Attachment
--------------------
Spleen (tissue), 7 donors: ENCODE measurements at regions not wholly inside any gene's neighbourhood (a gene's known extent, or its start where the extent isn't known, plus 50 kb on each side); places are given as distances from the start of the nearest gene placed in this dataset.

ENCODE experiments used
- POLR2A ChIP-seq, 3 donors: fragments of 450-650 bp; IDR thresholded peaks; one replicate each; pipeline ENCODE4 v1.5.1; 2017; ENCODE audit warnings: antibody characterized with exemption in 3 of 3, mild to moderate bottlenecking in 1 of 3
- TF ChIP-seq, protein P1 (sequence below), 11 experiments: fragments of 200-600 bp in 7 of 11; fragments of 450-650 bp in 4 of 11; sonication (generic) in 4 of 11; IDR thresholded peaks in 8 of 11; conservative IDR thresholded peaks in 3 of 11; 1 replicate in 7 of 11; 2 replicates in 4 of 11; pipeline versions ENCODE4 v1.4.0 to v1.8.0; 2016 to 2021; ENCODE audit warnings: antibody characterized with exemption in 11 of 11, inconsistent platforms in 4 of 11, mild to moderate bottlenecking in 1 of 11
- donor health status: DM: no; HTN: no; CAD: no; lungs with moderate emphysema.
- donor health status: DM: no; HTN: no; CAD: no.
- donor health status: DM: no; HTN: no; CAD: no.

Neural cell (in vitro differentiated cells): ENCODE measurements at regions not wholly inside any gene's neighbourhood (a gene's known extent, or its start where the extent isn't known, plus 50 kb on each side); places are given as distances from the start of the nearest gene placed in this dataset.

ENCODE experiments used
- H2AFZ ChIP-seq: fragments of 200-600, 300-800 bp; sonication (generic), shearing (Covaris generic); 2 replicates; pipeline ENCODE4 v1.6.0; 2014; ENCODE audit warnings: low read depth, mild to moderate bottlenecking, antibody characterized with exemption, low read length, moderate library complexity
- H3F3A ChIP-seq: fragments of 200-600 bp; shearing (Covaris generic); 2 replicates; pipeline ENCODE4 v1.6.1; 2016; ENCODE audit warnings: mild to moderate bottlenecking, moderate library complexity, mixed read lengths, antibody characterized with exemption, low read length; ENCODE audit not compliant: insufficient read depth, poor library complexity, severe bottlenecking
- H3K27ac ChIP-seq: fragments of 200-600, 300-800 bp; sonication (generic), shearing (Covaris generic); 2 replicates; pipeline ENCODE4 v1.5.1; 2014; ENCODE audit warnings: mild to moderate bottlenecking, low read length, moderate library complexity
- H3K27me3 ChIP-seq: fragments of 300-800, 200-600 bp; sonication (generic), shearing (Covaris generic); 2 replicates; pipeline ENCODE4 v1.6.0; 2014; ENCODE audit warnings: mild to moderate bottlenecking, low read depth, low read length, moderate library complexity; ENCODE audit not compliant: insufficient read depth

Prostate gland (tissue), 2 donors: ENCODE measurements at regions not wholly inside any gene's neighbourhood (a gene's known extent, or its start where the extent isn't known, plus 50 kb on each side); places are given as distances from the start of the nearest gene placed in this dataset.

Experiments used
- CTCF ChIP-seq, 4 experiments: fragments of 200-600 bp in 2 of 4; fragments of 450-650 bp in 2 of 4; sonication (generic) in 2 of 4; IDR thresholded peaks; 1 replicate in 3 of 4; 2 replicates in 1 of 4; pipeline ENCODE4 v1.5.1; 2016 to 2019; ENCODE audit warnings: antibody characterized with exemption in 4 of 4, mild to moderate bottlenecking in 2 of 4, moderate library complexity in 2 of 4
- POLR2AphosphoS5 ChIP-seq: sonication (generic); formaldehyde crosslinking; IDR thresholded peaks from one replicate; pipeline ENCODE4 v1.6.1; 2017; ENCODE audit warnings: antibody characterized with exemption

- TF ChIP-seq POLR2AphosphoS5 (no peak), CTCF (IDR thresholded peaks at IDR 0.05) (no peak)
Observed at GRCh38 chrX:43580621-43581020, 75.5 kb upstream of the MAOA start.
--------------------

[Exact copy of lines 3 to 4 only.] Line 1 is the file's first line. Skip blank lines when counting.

- POLR2A ChIP-seq, 3 donors: fragments of 450-650 bp; IDR thresholded peaks; one replicate each; pipeline ENCODE4 v1.5.1; 2017; ENCODE audit warnings: antibody characterized with exemption in 3 of 3, mild to moderate bottlenecking in 1 of 3
- TF ChIP-seq, protein P1 (sequence below), 11 experiments: fragments of 200-600 bp in 7 of 11; fragments of 450-650 bp in 4 of 11; sonication (generic) in 4 of 11; IDR thresholded peaks in 8 of 11; conservative IDR thresholded peaks in 3 of 11; 1 replicate in 7 of 11; 2 replicates in 4 of 11; pipeline versions ENCODE4 v1.4.0 to v1.8.0; 2016 to 2021; ENCODE audit warnings: antibody characterized with exemption in 11 of 11, inconsistent platforms in 4 of 11, mild to moderate bottlenecking in 1 of 11